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Volume 244: debated on Wednesday 12 November 1930

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asked the Under-Secretary of State for the Colonies when he expects to be in a position to define the financial provision which it is proposed to make for the purposes of agricultural development, as referred to in the recently issued statement of policy relating to Palestine [Cmd. 3692]?

I have been asked to reply to this question. I have already told the House that the matter is under active consideration. I am not in a position to name a date.

May I ask whether or not it is to be understood that no financial provision was defined or taken into consideration before the pronouncement as to policy?

I understand that there is to be a day next week for the discussion of Palestine, when the Government's financial policy will be fully explained.


asked the Under-Secretary of State for the Colonies whether His Majesty's Government will publish the instructions given to Sir John Hope-Simpson leading to his visit to Palestine, and his report on immigration, land settlement, and development [Cmd. 3686.]

The hon. and gallant Member has already been informed of Sir J. Hope-Simpson's instructions. No formal commission was issued to him.


asked the Under-Secretary of State for the Colonies the names of all the persons who accompanied him on his recent visit to the Near East; in what capacity they travelled; whether they all went at the expense of the taxpayer; and what was the total cost of the visit?

The Under-Secretary was accompanied by his Parliamentary Private Secretary, my hon. Friend the Member for West Edinburgh (Mr. Mathers), and by an officer in the Mediterranean Department of the Colonial Office. The tour was undertaken in accordance with the general policy of establishing closer contact between the Colonial Office and oversea Governments. The expenses of the party will be borne by public funds, in conformity with the established practice in such cases. The exact cost of the tour is not yet known, but it will be approximately £600.

Is there any precedent for a Parliamentary Private Secretary going at the Government's expense?


asked the Prime Minister whether, in view of the criticism and disapproval of the new statement of policy with regard to Palestine, His Majesty's Government will refrain from promulgating any ordinances in Palestine on the basis of the White Paper until Parliament has had an opportunity to discuss it?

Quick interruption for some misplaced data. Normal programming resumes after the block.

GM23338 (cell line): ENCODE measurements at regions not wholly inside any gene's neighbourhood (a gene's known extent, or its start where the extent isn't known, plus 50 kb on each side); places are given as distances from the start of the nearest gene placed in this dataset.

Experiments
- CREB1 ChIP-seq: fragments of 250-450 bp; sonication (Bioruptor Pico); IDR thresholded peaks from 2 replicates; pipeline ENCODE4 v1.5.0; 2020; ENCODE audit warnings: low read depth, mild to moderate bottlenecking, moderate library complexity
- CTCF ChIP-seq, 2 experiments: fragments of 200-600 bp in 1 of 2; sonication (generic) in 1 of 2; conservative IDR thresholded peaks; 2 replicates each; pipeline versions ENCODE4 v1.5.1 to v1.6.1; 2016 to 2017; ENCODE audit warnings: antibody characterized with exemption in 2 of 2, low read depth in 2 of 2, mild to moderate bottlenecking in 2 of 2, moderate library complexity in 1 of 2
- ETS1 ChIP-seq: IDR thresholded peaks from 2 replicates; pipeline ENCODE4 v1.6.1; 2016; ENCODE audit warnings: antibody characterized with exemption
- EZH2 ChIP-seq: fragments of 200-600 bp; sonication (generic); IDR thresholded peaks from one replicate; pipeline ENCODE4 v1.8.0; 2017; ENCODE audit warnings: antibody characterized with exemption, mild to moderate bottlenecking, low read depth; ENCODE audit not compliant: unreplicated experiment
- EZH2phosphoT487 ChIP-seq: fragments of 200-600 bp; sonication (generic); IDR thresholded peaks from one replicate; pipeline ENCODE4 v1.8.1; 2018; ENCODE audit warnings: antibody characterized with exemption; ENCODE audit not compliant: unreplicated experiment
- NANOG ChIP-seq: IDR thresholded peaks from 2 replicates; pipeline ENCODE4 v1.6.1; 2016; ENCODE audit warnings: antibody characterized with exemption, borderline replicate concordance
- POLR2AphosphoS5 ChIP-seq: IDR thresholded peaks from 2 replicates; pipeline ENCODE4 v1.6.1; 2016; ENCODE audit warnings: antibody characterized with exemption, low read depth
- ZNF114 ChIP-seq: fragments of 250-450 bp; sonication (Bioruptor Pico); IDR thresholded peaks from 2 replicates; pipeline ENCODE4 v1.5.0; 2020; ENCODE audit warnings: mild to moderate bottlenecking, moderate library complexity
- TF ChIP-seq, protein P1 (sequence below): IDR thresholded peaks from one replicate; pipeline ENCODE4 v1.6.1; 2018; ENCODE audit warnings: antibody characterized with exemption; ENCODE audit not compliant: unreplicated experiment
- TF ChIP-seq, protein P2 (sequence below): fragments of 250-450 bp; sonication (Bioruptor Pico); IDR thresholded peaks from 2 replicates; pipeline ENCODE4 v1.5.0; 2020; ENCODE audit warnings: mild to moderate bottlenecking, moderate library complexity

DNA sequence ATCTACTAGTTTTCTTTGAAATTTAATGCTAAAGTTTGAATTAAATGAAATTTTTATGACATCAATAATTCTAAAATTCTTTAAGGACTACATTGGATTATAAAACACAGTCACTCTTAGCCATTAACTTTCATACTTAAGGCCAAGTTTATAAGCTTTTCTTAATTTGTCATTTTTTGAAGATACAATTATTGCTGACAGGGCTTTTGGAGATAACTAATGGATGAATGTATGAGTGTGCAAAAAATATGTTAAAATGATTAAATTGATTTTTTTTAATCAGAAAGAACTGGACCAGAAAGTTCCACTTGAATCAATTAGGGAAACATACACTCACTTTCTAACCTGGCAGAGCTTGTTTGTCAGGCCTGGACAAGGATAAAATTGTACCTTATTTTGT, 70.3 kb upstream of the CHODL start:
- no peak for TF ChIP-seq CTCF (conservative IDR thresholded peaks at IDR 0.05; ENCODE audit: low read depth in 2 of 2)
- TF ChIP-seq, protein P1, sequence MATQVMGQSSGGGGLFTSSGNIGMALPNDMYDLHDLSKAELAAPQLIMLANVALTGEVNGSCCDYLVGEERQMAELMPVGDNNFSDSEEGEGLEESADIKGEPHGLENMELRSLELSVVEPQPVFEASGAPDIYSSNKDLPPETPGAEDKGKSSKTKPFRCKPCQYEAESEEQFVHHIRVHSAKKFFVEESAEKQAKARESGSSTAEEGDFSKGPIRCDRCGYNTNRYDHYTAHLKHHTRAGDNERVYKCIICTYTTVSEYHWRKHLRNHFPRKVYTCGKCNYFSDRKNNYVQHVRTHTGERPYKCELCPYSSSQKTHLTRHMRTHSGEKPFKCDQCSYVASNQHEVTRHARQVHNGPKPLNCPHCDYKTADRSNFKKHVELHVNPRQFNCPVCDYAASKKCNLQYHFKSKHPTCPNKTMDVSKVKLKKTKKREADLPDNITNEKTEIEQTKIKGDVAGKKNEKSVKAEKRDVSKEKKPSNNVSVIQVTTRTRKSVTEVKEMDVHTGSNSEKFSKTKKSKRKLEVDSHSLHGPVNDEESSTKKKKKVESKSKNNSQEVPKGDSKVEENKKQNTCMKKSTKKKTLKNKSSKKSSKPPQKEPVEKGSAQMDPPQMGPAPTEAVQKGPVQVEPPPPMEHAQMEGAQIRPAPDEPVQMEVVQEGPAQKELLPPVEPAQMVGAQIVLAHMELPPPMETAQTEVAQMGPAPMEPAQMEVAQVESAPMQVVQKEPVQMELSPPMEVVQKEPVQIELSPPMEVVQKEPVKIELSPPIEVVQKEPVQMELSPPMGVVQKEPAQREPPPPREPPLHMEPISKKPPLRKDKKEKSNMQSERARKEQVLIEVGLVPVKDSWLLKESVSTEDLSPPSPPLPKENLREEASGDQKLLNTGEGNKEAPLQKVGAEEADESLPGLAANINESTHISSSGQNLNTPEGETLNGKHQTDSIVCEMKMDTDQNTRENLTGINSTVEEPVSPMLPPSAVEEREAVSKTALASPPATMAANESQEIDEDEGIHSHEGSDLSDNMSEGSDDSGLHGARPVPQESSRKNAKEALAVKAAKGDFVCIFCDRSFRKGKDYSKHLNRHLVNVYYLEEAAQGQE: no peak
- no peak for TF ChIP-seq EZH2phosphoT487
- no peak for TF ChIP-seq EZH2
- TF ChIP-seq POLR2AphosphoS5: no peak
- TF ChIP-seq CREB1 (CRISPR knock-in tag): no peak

asked the Prime Minister whether the Government will consider the advisability of recommending the Government of Palestine to defer action upon the statement of policy recently presented to Parliament by the Secretary of State until an opportunity has been given for a debate in both Houses of Parliament?

The White Paper on Palestine issued by His Majesty's Government after the receipt of the Hope Simpson report has given rise to some misunderstanding and has been misinterpreted in some essential points; and His Majesty's Government, therefore, do not intend to proclaim ordinances before discussion of the White Paper in this House. I must repeat that His Majesty's Government intend to carry out their obligations under the Mandate to both sections of the population in Palestine.

I am sure that the Prime Minister will realise that it is important to have this matter cleared up as soon as possible. When can he give us an opportunity for a discussion on this subject?

The matter has been in the hands of the usual channels, and I believe that to-morrow, in the course of the statement of next week's business, the subject will be announced. I cannot quite say when it will take place. It may be Monday; it may be Tuesday.

Are we to draw the deduction from the answer of the right hon. Gentleman that the Government are prepared to modify the drafting of the White Paper and to make a statement to that effect in the debate when it takes place?

The right hon. Gentleman might wait for the debate. The substance, I think, is all right.